The author says:
Arenia is a shy, young woman troubled with fears and insecurities living an ordinary life in a big city. All that is about to change when she falls into an illusive world, where reality is dreamlike and surreal. As she searches for a way back home, she embarks on a journey encountering bizarre and deadly creatures at every turn. Arenia must distinguish between what is real and what is illusion if she is to survive. She must learn to make choices between fear and courage, between risk and comfort . . . or someone else will make them for her.
Blending myths & legends, dream and reality into an inspiring tale of self-discovery and transformation, ARENIA & The Golden Key is for readers, both men and women, across all generations. Whose author’s readers would it appeal to? Paulo Coelho, “The Alchemist”. For readers that enjoy fiction (Metaphysical & Visionary) with inspirational life lessons.
Thank you very much for your help! Much appreciated.
I have no complaints about the artwork. (Well, the cobra isn’t obviously a cobra at first glance, but aside from that…) So let’s work on bringing the type up to the level of the illustration.
I think the biggest problem is that you have the byline where the title should be and vice versa. The top of the illustration is render in more consistently dark tones, which means that the title will stand out better. And even if you end up obscuring the cat and bluejay, it’s still a better choice than trying to squeeze the text across her collarbone.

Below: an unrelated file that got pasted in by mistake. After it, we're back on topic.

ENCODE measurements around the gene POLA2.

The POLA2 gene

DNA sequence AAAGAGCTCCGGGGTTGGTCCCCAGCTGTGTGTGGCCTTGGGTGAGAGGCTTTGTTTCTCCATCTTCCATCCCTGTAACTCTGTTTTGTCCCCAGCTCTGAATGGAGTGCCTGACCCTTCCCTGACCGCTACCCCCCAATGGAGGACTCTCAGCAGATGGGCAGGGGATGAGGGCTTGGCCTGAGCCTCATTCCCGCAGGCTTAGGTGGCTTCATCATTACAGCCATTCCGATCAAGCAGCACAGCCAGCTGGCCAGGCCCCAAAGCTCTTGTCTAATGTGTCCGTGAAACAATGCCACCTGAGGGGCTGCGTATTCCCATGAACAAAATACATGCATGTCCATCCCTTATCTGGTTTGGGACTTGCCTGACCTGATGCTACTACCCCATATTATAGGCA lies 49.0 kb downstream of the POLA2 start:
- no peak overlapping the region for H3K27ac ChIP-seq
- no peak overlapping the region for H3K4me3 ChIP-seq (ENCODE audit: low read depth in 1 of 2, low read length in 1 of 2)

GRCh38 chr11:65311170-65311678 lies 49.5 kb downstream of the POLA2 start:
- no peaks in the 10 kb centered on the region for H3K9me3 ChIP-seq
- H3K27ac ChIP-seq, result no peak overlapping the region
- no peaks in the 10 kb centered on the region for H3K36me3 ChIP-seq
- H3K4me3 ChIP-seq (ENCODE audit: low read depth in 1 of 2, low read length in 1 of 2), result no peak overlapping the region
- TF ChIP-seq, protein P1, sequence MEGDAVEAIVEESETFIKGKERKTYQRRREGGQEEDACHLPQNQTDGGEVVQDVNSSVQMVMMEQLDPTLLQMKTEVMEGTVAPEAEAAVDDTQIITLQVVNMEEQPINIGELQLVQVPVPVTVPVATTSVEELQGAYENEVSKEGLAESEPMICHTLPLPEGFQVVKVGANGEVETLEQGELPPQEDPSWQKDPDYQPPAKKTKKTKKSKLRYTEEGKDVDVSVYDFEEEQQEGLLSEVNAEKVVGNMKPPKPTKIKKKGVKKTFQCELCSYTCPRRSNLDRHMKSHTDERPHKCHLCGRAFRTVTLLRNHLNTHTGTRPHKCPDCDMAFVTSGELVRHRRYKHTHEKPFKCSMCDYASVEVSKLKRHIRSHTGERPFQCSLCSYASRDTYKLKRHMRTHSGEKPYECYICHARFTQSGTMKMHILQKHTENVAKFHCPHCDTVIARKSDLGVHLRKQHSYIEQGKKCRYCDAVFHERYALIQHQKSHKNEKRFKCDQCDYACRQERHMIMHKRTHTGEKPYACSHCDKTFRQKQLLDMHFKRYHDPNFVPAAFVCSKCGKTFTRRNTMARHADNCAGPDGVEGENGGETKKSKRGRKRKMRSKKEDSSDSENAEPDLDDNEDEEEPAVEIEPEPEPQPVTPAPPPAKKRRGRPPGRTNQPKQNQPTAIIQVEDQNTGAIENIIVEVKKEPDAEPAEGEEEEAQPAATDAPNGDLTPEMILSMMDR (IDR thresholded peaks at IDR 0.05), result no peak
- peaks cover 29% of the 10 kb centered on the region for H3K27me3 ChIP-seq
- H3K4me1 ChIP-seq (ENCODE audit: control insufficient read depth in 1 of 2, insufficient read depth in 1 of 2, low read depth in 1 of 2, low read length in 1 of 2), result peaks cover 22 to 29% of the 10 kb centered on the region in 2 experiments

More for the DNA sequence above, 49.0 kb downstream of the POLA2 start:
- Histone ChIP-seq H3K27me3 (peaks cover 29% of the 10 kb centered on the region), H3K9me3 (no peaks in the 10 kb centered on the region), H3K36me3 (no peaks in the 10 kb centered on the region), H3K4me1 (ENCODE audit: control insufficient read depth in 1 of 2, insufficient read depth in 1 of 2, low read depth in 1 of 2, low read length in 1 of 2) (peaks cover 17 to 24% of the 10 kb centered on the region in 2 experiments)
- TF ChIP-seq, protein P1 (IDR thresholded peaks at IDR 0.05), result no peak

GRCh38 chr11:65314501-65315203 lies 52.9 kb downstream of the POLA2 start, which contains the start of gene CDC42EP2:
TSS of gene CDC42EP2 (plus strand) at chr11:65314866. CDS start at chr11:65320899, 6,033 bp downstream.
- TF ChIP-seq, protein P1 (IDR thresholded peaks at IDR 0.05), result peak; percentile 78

I also think you need to reconsider the font and type treatment. Spaced type can sometimes work well, but usually when, again, it’s in front of a background with which it contrasts strongly. Where you’ve got it, you realized that you needed an extra element to help the type distinguish itself from the background so you added the drop shadow, but the end result of spacing and drop shadow is that the letters look too disassociated from each other. (A slightly — slightly — more ornate typeface on the title wouldn’t hurt either.)
I would also suggest that, as your name is very unlike most names in the English-speaking world, it’s not immediately recognizable as a byline. Adding “A Fantasy Novel by” just over it will eliminate that confusion.
Since you’ve given us the back cover too, I’ll say that the same drop shadow problem exists here. My solution would be to put a solid or mostly solid square behind the type, which would allow you to get rid of the drop shadow and tighten up the line spacing, so that your solid square doesn’t overlap onto the peacock. (There’s a sentence I couldn’t ever predict I would type.) And of course, put something in that big blank spot at the bottom of the back cover.
I feel like I’m missing something, but that’s what I can depend on the other commenters for. Ideas?